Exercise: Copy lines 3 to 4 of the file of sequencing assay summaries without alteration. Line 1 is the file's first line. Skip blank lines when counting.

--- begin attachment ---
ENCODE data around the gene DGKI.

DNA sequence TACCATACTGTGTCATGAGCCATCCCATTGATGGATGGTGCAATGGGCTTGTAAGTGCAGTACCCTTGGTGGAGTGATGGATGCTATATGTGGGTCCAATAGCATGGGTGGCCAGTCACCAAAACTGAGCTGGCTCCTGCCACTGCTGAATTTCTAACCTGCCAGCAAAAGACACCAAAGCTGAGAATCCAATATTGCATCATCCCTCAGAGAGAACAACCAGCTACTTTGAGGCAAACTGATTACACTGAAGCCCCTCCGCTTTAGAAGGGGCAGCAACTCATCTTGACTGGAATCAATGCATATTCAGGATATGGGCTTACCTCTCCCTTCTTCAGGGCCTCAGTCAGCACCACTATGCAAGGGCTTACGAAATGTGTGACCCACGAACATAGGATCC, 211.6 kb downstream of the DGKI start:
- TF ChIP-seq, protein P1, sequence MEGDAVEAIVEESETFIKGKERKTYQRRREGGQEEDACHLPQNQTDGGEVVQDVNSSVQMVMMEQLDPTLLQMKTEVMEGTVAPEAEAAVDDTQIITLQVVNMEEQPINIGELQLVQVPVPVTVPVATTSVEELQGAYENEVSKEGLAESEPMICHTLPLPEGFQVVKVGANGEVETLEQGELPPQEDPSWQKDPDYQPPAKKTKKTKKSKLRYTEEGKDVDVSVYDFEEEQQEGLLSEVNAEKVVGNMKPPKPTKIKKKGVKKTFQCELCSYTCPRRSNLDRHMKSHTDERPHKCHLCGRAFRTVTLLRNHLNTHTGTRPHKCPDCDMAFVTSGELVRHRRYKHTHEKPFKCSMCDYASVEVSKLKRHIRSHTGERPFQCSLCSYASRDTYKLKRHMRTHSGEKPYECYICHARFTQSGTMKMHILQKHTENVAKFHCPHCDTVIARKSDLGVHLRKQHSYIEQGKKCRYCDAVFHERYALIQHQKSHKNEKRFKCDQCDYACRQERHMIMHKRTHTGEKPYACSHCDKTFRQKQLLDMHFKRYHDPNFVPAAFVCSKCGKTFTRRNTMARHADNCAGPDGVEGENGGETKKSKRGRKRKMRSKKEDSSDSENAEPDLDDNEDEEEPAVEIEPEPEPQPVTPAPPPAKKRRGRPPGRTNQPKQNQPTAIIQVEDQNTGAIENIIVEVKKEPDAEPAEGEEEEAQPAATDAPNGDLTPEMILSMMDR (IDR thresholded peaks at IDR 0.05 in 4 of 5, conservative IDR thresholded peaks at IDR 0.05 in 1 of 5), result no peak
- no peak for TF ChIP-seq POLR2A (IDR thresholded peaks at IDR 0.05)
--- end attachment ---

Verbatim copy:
- TF ChIP-seq, protein P1, sequence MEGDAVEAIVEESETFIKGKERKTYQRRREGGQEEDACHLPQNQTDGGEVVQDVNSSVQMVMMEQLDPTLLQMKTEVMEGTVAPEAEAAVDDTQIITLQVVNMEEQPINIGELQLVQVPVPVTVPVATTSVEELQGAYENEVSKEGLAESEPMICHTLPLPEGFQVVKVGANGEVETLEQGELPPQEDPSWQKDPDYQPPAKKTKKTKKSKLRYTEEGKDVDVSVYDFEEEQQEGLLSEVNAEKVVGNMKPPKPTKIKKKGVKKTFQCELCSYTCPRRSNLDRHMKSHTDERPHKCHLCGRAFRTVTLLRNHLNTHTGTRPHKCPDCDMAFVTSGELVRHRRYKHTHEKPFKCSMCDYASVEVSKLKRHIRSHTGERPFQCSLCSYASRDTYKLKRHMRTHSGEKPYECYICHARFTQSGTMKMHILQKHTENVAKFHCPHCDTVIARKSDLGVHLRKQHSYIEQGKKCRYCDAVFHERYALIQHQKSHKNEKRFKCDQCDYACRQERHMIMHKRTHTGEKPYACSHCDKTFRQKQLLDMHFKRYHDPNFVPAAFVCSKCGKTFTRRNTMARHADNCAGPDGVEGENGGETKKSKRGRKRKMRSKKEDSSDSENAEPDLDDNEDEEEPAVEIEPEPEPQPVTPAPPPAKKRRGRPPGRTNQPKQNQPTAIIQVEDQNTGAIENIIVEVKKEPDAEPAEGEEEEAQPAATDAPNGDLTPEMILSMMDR (IDR thresholded peaks at IDR 0.05 in 4 of 5, conservative IDR thresholded peaks at IDR 0.05 in 1 of 5), result no peak
- no peak for TF ChIP-seq POLR2A (IDR thresholded peaks at IDR 0.05)